The very day we accept our human shortcomings and improve our life, we will have achieved the greatest destiny that was envisioned by Buddha many years back.

The word vipassana is made up of two parts; the first one ‘vi’ is a prefix which denotes discernment. It is the ability to discern or inner ability to distinguish more than one thing in an entity. The ‘passana ‘in the word stands for perception. In other words, we should be able to discern things with our inner eyes.

Mahasati Meditation

The source of the mahasati meditation is the awareness of the movement of the body. The technique was developed to help the person meditating to have a deeper understanding or self -awareness of the functions of the body. Are you aware of all the movements of the body? Most of us walk through life without giving thought to what every movement means. Yet when every thought arises, we should be able to move with it and make out what it means in our motion on daily basis. Let us look at the practical examples:


What comes to your mind when you sit down? It is not just a mere act of lifting yourself from a lying position or standing position and sitting on a chair. In that state of sitting, out thoughts arise.It is important to learn the act of sitting and the thought processes which accompany it.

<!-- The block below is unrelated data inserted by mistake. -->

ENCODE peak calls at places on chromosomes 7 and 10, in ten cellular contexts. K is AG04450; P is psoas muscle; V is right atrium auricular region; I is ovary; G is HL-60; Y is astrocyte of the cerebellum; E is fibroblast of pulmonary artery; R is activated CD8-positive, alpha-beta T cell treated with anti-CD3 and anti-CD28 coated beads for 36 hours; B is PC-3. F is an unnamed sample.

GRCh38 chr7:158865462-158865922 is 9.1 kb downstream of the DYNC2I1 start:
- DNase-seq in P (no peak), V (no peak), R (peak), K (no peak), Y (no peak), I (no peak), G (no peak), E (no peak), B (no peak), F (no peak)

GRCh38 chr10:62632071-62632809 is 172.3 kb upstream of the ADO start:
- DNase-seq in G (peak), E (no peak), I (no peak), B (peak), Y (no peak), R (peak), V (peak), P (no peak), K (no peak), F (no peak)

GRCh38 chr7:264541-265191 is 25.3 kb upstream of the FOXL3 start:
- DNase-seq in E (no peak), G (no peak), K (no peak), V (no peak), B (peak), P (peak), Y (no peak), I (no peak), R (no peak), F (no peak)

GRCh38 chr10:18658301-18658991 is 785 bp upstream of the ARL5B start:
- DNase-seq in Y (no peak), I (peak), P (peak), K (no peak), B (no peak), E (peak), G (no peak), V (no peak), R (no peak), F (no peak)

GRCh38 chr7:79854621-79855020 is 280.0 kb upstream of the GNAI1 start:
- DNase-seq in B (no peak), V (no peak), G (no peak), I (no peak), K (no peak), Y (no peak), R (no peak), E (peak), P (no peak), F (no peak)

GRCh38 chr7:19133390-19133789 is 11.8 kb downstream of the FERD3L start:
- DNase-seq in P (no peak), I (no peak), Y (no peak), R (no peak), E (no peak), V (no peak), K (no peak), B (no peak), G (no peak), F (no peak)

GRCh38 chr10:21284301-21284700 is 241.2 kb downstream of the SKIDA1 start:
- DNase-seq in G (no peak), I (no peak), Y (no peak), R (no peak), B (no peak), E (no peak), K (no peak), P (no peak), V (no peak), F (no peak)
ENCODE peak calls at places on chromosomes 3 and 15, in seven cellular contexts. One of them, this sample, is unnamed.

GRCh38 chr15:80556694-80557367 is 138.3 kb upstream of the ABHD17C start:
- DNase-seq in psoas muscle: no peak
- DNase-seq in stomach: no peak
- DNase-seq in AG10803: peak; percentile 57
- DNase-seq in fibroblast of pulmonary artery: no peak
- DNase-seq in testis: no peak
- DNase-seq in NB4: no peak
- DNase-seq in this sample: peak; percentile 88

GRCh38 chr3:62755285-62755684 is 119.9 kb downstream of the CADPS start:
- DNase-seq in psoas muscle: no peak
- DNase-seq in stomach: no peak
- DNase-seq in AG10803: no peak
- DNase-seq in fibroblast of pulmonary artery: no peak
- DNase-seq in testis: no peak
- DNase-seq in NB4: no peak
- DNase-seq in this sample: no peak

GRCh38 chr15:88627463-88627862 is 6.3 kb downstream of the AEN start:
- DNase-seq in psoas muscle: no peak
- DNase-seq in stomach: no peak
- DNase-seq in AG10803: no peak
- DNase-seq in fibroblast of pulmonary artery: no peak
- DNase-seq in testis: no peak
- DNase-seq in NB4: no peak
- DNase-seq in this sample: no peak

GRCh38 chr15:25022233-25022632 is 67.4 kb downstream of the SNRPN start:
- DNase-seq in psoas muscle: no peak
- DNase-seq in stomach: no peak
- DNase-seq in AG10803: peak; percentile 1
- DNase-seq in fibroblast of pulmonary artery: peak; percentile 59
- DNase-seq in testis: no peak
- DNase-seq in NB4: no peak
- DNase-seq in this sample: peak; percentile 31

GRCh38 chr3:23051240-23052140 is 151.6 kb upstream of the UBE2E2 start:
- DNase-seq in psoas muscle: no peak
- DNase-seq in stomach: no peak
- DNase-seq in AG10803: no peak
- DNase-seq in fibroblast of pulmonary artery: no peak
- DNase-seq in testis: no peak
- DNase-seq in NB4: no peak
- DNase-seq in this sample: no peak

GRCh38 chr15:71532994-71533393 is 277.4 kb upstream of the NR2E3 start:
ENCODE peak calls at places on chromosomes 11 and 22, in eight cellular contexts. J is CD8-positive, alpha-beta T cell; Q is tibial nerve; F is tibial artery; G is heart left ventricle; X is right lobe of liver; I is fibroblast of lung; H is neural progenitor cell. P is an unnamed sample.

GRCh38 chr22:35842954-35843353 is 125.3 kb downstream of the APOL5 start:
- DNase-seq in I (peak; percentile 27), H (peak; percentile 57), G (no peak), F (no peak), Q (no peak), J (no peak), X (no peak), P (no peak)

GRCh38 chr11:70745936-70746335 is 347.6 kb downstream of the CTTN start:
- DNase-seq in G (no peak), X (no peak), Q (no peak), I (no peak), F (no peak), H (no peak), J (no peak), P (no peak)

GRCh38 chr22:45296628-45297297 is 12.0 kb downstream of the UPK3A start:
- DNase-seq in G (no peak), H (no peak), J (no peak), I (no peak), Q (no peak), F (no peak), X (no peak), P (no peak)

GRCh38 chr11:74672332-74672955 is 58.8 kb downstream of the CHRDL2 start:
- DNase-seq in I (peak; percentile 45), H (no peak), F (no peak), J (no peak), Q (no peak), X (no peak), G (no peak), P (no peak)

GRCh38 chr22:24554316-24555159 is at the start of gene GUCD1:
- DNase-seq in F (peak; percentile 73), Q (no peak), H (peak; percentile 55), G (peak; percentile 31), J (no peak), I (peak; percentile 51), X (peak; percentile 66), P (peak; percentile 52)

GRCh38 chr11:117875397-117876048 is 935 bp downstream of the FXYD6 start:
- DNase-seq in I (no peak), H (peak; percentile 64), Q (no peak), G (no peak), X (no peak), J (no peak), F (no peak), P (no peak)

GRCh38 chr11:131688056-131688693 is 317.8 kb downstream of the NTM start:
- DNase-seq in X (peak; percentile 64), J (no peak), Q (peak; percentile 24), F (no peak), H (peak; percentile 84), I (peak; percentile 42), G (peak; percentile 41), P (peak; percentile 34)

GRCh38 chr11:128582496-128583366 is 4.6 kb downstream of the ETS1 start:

Other body movements include walking, standing and sleeping. All these movements have deep meanings in our physical, mental and spiritual life. When we are aware of them, we become better persons who are able to be thoughtful about every physical movement we make.

Something About The Meditation Techniques

All the meditation techniques described above are divided into two: Insightful and tranquillity. They both each represent something in our daily life the insightful type of meditation is the one that we are calling vipassana bhavana. The tranquillity meditation, on the other hand,is the samatha –bhavana or concentration. As the name suggests, this kind of meditation helps one to learn to focus on one object to the extent that your mind enters into it. We have seen Buddhists go into a transcendental meditation which basically is it. The benefit of this kind of concentration is that it helps one to remove from the mind what is impure; a good example is when you are angry over something. By going into trance-like, you are able to escape from this feeling of anger.

When we meditate, we are able to put our thoughts to a particular issue without being interrupted. This could explain why Buddhists meditate in isolated areas like mountains and monasteries.

Supramundane Powers
These are powers which transcend the mundane. This is defined in the spiritual or the celestial sense.

One aspect of Buddhist meditation techniques. Buddhism promotes a sense of calmness, restfulness and peacefulness.

Through meditation, you are able to perceive a more intuitive understanding of things or people.

Let us now look at the meditation techniques in the Sanskrit language and what they mean.